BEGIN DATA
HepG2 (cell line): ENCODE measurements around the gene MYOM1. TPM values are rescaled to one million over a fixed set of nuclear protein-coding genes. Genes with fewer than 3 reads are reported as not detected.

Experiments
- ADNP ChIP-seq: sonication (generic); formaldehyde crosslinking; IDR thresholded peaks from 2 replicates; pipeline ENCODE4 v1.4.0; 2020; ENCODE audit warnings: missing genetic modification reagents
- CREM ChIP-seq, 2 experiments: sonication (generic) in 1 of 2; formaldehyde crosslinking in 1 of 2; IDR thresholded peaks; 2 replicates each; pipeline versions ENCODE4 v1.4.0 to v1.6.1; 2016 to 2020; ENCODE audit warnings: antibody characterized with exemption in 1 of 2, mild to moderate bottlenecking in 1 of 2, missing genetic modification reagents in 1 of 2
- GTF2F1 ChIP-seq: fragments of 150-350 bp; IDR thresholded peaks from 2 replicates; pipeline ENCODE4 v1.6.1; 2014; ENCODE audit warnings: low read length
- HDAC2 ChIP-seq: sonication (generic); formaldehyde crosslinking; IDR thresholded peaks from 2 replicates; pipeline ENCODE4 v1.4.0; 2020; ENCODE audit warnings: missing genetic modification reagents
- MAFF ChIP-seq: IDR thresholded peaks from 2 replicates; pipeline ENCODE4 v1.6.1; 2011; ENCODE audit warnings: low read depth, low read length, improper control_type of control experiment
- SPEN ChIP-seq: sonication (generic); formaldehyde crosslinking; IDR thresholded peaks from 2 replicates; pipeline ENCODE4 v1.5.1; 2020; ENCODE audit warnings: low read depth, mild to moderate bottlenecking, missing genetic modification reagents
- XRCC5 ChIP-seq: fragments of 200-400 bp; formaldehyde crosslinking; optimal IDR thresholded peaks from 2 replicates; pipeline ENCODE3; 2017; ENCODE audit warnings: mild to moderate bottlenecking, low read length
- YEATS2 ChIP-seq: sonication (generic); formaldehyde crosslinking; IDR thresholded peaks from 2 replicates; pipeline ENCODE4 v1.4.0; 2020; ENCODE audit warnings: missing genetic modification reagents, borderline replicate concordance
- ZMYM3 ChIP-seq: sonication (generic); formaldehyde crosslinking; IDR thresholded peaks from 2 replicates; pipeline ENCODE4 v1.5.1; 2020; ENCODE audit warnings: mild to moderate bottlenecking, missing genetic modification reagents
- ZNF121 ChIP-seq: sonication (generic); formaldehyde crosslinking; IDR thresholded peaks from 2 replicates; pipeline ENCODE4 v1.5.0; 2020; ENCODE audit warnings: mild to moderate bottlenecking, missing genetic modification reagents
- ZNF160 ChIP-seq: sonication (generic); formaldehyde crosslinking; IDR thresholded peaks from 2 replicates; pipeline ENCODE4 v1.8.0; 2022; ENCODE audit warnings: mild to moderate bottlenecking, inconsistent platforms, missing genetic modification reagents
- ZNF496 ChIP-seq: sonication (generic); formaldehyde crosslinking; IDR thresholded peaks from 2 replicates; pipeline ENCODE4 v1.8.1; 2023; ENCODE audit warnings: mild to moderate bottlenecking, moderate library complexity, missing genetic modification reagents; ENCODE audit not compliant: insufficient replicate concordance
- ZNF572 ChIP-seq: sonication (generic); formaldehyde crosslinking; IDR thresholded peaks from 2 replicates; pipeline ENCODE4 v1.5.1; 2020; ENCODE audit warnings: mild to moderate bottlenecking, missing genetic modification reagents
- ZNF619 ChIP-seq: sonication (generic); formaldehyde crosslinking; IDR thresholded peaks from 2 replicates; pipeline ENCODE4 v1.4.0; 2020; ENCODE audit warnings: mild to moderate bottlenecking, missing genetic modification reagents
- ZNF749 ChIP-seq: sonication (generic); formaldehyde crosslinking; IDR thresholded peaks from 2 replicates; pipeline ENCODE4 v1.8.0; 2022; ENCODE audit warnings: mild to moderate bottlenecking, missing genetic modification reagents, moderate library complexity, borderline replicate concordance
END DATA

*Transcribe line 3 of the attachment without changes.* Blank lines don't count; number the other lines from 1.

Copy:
- ADNP ChIP-seq: sonication (generic); formaldehyde crosslinking; IDR thresholded peaks from 2 replicates; pipeline ENCODE4 v1.4.0; 2020; ENCODE audit warnings: missing genetic modification reagents